Last year Tidjane Thiam took over as chief executive of Swiss banking giant Credit Suisse. His mission? To breathe new life into the share price with a convincing strategy – just as he did at British insurer Prudential.
But so far there have only been setbacks. The strategy he announced last October disappointed markets – and a fourth quarter loss of more than 5.8 billion Swiss francs, or about $5.95 billion, has horrified many. Since October, Credit Suisse stock has fallen some 40 percent.
Now Mr. Thiam is trying again. Instead of cutting net costs by 2 billion Swiss francs by 2018, he aims to chop 3 billion. And 2,000 more jobs will be eliminated, raising the total to 6,000.
Again, most of the austerity measures will fall on the investment banking division. Last October Mr. Thiam announced that the balance should contain $83 billion to $85 billion in risk-weighted assets. Now the goal is down to $60 billion.
We are faced with two big challenges — our cost base, as well as our size in global markets. Tidjane Thiam, chief executive at Credit Suisse
“We are faced with two big challenges — our cost base, as well as our size in global markets,” Mr. Thiam said.
The investment banking division is slated to give up additional commercial areas, such as the business in non-performing loans.
The latest cuts at Credit Suisse also affect Deutsche Bank, where co-chief John Cryan will be under added pressure to do the same. “I'm sure that Mr. Cryan is also working on additional cuts,” said Christopher Wheeler from Atlantic Equities.
The old strategies of Deutsche Bank and Credit Suisse have been rendered obsolete by market turbulence, explained an analyst at a large bank.
Worries about a crash in China, plunging oil prices and a new economic crisis are slowing investment banks around the world. At Credit Suisse, trade volume in bonds fell 40 to 45 percent in the first quarter. Even Goldman Sachs has announced retrenchments in this showcase area.
Mr. Thiam conceded that Zurich-based Credit Suisse would register a loss in the first quarter, because of declines in bond trading, added restructuring costs and write-downs of illiquid trading positions. He didn’t give a specific figure.
For years now, Credit Suisse has been paring investment banking, which has become the target of increasing criticism. After the new round of cuts announced this week, the unit will have a balance sheet total comparable to another big Swiss financial firm, UBS.
At the end of 2015, the investment bank at UBS was holding risk-weighted assets of 63 billion Swiss francs, or about $65 billion. According to the annual report, adjustments could cause this figure to rise to $87 billion in the mid-term. But the balance sheet of the bank’s liquidation unit is still excluded.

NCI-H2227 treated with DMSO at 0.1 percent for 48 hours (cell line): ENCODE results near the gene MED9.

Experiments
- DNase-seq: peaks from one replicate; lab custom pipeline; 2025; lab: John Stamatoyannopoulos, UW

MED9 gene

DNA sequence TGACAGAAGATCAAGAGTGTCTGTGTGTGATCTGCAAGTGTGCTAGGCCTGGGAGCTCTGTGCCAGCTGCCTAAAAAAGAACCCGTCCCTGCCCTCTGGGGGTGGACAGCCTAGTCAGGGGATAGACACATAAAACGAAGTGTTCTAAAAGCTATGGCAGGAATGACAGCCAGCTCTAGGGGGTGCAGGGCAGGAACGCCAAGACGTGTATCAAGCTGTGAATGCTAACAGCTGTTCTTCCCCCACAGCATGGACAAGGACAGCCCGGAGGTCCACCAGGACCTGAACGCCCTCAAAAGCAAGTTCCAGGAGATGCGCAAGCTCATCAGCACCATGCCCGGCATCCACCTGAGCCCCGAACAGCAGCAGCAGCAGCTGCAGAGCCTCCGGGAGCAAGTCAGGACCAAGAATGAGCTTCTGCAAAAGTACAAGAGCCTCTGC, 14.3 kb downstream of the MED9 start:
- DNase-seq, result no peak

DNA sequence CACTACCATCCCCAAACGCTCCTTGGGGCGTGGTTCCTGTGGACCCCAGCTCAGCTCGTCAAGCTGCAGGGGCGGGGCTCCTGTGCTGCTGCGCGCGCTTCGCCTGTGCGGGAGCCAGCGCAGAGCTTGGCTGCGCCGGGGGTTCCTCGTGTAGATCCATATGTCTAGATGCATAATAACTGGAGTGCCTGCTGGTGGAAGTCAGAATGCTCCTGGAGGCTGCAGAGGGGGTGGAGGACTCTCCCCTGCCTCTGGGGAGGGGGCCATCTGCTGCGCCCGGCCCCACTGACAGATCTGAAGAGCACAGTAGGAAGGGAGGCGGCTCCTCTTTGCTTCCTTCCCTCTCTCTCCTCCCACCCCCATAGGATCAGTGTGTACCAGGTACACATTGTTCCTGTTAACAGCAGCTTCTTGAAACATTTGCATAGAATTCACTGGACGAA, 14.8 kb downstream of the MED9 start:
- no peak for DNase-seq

According to Mr. Thiam, the investment bank at Credit Suisse will be valued in the future at a converted 70 to 80 billion Swiss francs. Sixty billion Swiss francs are in global markets, and two-thirds of that consists of bond transactions.
Had Mr. Thiam announced a retrenchment to this level last October, he would probably have been applauded, just as UBS was in fall 2012 when it announced a shift in strategy.
But Mr. Thiam’s second try this week got only a lukewarm response, with the share price up 2 percent. “The impression remains that the restructuring measures are a permanent construction site,” said Andreas Brun of Zurich Cantonal Bank.
In addition to the step-by-step cuts, there are other problems. Write-downs on illiquid bond positions caused losses in the millions. In mid-March, these positions still had a volume of $2.4 billion.
“When we presented our strategy plan in October, neither I nor chief financial officer David Mathers had knowledge of these holdings,” said Mr. Thiam.
He said the bank had replaced some personnel and increased monitoring. According to its media office, the assets first came to light in the course of restructuring, due to better reporting. But doubt remains about whether the bank really has a firm grip on its balance sheet.
The bank already reduced its bonus pool for 2015 by 36 percent. Mr. Thiam himself ordered a 40 percent cut in his own bonus. But a report on pay scheduled for Thursday is expected to cause more commotion. That’s when Credit Suisse will reveal bonus obligations it took over from Prudential, which are owed to Mr. Thiam.
More negative headlines about the bank seem inevitable, then.
Holger Alich is Handelblatt’s Switzerland correspondent, covering the financial industry. To contact the author: [email protected].